DAVE BRUBECK

The extended playing record Time Out was recorded on 14 December 1959. The company Columbia with which Dave signed a contract by which he was to release two albums a year, was quite skeptical about Time Out. Even such brilliant producers as Teo Macero are sometimes mistaken (Macero was in charge of recording Time Out). Unusual rhythms of the album discomforted the managers of Columbia. They were used to the classical 4x4 jazz pulse, whereas here they were hearing 9x8, 5x4 and 6x4… How could anyone dance to this?

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But when Time Out became the first jazz album whose over million copies were sold, the managers fell in love with the exotic rhythm of the record. Dave brought them back from Istanbul where his quartet went on a tour organized by the State Department. That was the famous ‘cultural exchange’.

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Three years prior to the recording of Time Out, the old Brubeck quarter ceased to exist. Percussionist Joe Dodge who was sick and tired of being “on the road”, as jazz players say, meaning, to tour constantly, left the quartet, and Joe Morello came instead. In late 1957, double bass player Norman Bates was replaced by the only African American on the quarter Eugene Wright.

Dave, Paul Desmond, Joe Morello, and Gene Wright had no idea that in a few years they will be referred to as ‘Brubeck’s classical quartet.’ But Time Out turned out to be such a giant hit that for the first time in the history of jazz, Columbia released a jazz forty-five. One side featured Take Five and the other one Blue Rondo à la Turk.

Dave was indeed a cowboy in his youth. His father Howard “Pete” Brubeck was a farmer and a many-time champion of lasso throwing. His father, Dave’s grandfather, was also a stock breeding farmer who sent Pete in search of a living at the age of 14. Dave’s mother Bessie was the daughter of the stables owner; her father rented out horses and harness, just like they rent out cars today. Despite being the daughter of a stables owner and the wife of a young cattle breeder, Bessie could afford to go to London before the war to take lesson from the famous teacher and composer Tobias Augustus Matthay. Bessie’s second teacher was Dame Myra Huss. Bessie took Dave’s elder brother Henry with her to London. After returning to California, Bessie Brubeck continued education at a state university in San Jose, then at the University of Idaho and at Berkeley.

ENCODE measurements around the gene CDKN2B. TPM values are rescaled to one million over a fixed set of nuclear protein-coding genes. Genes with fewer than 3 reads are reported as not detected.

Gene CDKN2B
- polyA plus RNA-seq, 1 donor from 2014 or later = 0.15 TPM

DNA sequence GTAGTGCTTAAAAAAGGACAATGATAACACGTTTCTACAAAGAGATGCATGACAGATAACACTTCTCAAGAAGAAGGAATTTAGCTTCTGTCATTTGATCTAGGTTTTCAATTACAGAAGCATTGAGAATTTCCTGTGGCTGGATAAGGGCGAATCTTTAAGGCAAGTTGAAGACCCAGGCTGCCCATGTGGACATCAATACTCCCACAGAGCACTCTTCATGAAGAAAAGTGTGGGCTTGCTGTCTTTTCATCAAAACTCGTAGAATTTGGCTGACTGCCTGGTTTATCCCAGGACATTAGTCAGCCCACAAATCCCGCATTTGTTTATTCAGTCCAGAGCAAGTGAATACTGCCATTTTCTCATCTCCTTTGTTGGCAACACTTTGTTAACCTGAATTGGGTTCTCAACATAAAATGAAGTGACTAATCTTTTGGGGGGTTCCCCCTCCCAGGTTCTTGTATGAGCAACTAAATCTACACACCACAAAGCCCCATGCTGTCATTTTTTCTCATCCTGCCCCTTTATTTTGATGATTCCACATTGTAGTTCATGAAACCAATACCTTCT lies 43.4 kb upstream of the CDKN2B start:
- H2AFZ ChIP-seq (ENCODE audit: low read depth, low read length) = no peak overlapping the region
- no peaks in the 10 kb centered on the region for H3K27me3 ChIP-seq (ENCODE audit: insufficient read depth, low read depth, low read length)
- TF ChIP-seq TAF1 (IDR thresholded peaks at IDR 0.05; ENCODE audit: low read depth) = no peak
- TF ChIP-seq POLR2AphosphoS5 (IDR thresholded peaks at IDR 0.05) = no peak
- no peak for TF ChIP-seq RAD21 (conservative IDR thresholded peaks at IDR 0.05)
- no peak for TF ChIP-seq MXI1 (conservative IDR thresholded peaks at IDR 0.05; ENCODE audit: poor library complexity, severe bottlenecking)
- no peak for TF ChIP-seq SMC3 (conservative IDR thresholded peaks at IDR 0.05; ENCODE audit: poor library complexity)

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Dave was 12 when his father was offered a job at a 45,000 acre giant ranch near Iron City owned by the rich Moffat family. And this was all-American: Bessie took one simple piano and two concert grand-pianos to their new family home at the Arroyo Seco ranch. All three sons had already been pianists. She did not let the youngest one throw a lasso, so that he wouldn’t injure his fingers. This is what they had talked about three years prior.

Dave Brubeck had a hundred times more problems than his brothers. Howard became a prominent composer and teacher. But Dave did not know what to chose, either to inherit the ranch from his father or (reason of argument between the father’s and mother’s side of his family) to continue studying music and dive into a career which did not promise any stable income. Similar to his brothers, he played classical music, church music and cowboy songs. As one of his brothers wrote, “our father was phenomenal; he did not demand that we become farmers like him. He would make it clear that we were free to choose who we wanted to be…” Still when the brothers chose music, his father implied that it would be nice for Dave to follow his father’s footsteps.

At the Arroyo Seco ranch, young Dave was in charge of milking cows in the morning and in the evening. He was also supposed to chop wood and take it to the kitchen. The stove which was used to cook food for all employees of the farm was kindled at four in the morning and had to be kept alight until after dinner. He also carried water for the whole farm uphill from the valley. Later Dave would say that wood and water turned him into a tough guy more than bars or dumbbells… In the summer, he would earn a dollar a day for his work and saved all this money. He would also sell apples in Concord and distributed newspapers around the town every morning from the tiny train station.